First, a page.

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Poem, and vice versa a whole Poem for the sake of some particular lines. I believe no one qualification is so likely to make a good writer, as the power of rejecting his own thoughts; and it must be this (if any thing) that can give me a chance to be one. For what I have published, I can only hope to be pardon'd; but for what I have burn'd, I deserve to be prais’d. On this account the world is under some obligation to me, and owes me the justice in return, to look upon no verses as mine that are not inserted in this collection. And perhaps nothing could make it worth my while to own what are really so, but to avoid the imputation of so many dull and immoral things, as partly by malice, and partly by ignorance, have been ascribed to me. I must further acquit myself of the presumption of having lent my name to recommend any Miscellanies, or Works of other men : a thing I never thought becoming a person who has hardly credit enough to answer for his own.

In this office of collecting my pieces, I am altogether uncertain, whether to look upon myself as a man building a monument, or burying the dead.

If Time shall make it the former, may these Poems (as long as they last) remain as a testimony, that their Author never made his talents fubservient to the mean and unworthy ends of Party or Self-interest; the gratification of public prejudices, 07 private paffions; the flattery of the undeserv

ing, or the insult of the unfortunate, If I have written well, let it be consider'd that 'tis what no man can do without good sense, a quality that not only renders one capable of being a good writer, but a good man. And if I have made any acquisition in the opinion of any one under the notion of the former, let it be continued to me under no other title than that of the latter.

But if this publication be only a more solemn funeral of my remains, I defire it may be known that I die in charity, and in my senses ; without any murmurs against the justice of this age, or any mad appeals to posterity. I declare I shall think the world in the right, and quietly submit to every truth which time shall discover to the prejudice of these writings; not so much as wishing so irrational a thing, as that every body should be deceived merely for my credit. However, I desire it may then be considered, That there are very few things in this collection which were not written under the age of five and twenty: so that my youth may be made (as it never fails to be in Executions) a case of compassion. That I was never so concerned about my works as to vindicate them in print, believing, if any thing was good, it would defend itfelf, and what was bad could never be defended. That I used no artifice to raise or continue a reputation, depreciated no dead author I was obliged to, bribed no living one with unjust praise, infulted no adversary with ill language; or when I could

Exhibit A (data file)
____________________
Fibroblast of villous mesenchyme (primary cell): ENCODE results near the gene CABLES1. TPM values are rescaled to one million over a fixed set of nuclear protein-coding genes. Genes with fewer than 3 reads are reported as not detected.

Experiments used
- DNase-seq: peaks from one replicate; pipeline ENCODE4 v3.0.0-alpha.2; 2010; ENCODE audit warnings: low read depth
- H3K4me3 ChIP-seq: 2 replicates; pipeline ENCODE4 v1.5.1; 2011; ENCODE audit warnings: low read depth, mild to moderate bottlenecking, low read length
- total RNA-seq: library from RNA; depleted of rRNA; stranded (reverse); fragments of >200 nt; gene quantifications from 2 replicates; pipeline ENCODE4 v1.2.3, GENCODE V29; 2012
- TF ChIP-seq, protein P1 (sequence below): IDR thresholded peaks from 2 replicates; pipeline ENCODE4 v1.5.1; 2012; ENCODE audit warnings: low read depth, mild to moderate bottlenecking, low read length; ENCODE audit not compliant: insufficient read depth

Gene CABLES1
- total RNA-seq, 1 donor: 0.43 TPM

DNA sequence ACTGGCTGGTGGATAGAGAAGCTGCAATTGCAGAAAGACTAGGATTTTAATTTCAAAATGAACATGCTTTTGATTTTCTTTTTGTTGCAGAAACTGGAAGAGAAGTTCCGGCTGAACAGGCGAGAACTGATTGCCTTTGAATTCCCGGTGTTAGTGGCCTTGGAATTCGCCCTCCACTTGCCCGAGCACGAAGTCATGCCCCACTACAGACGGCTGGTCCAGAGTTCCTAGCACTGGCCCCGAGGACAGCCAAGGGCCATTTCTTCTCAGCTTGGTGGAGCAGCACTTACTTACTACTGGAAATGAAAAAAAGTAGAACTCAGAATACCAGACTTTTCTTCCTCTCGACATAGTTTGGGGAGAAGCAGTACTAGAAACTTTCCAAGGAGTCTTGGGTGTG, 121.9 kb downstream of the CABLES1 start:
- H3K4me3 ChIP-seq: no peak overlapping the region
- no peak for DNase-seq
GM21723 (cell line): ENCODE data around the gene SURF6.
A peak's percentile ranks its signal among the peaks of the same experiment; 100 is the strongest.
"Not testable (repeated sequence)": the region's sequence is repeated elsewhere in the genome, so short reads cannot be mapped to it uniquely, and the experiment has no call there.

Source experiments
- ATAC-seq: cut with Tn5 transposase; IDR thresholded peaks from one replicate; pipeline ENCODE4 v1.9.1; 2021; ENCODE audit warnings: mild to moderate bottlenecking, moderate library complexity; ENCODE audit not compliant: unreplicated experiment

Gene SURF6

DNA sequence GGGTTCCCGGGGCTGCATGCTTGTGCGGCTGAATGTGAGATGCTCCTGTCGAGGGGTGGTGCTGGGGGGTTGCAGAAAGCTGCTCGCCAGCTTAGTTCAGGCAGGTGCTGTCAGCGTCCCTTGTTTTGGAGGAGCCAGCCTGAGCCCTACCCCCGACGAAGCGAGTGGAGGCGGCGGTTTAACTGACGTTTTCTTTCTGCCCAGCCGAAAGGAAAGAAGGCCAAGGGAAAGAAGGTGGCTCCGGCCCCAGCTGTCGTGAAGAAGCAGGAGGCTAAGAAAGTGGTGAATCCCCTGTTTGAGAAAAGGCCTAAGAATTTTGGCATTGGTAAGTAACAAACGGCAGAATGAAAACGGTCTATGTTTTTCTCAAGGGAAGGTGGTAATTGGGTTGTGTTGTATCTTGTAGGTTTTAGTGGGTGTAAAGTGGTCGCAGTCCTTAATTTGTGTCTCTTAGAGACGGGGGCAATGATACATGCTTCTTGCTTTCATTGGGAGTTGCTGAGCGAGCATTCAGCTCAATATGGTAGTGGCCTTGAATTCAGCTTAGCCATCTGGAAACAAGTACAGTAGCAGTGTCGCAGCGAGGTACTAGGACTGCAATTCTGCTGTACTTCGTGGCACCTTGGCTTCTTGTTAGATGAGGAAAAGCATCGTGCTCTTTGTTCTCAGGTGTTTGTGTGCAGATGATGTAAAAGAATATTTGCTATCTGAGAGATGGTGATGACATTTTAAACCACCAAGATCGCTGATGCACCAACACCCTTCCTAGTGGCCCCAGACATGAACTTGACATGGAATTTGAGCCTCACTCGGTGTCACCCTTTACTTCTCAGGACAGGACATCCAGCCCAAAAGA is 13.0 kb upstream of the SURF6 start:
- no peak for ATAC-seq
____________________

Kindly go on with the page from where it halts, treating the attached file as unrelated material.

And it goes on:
Poem, and vice versa a whole Poem for the sake of some particular lines. I believe no one qualification is so likely to make a good writer, as the power of rejecting his own thoughts; and it must be this (if any thing) that can give me a chance to be one. For what I have published, I can only hope to be pardon'd; but for what I have burn'd, I deserve to be prais'd. On this account the world is under some obligation to me, and owes me the justice in return, to look upon no verses as mine that are not inserted in this collection. And perhaps nothing could make it worth my while to own what are really so, but to avoid the imputation of so many dull and immoral things, as partly by malice, and partly by ignorance, have been ascribed to me. I must further acquit myself of the presumption of having lent my name to recommend any Miscellanies, or Works of other men ; a thing I never thought becoming a person who has hardly credit enough to answer for his own.

In this office of collecting my pieces, I am altogether uncertain, whether to look upon myself as a man building a monument, or burying the

dead.

If Time shall make it the former, may these Poems (as long as they last) remain as a testimony, that their Author never made his talents subservient to the mean and unworthy ends of Party or Self-interest; the gratification of public prejudices, or private paffions; the flattery of the undeserv

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ing, or the insult of the unfortunate. If I have written well, let it be consider'd that 'tis what no man can do without good sense, a quality that not only renders one capable of being a good writer, but a good man. And if I have made any acquisition in the opinion of any one under the notion of the former, let it be continued to me under no other title than that of the latter.

But if this publication be only a more solemn funeral of my remains, I defire it may be known that I die in charity, and in my senses; without any murmurs against the justice of this age, or any mad appeals to posterity. I declare I shall think the world in the right, and quietly submit to every truth which time shall discover to the prejudice of these writings; not so much as wishing so irrational a thing, as that every body should be deceived merely for my credit. However, I desire it may then be considered, That there are very few things in this collection which were not written under the age of five and twenty: fo that my youth may be made (as it never fails to be in Executions) a case of compassion. That I was never so concerned about my works as to vindicate them in print, believing, if any thing was good, it would defend itfelf, and what was bad could never be defended. That I used no artifice to raise or continue a reputation, depreciated no dead author I was obliged to, bribed no living one with unjust praise, infulted no adversary with ill language; or when I could

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